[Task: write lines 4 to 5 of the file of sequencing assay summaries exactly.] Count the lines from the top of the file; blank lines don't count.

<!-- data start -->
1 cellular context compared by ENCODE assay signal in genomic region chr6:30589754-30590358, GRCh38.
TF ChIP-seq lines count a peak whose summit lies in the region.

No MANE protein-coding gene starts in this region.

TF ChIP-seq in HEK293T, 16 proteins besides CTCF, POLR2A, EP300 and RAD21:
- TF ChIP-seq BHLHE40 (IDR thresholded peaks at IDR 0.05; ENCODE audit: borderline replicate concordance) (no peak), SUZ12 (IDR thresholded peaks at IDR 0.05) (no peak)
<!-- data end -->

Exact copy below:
TF ChIP-seq in HEK293T, 16 proteins besides CTCF, POLR2A, EP300 and RAD21:
- TF ChIP-seq BHLHE40 (IDR thresholded peaks at IDR 0.05; ENCODE audit: borderline replicate concordance) (no peak), SUZ12 (IDR thresholded peaks at IDR 0.05) (no peak)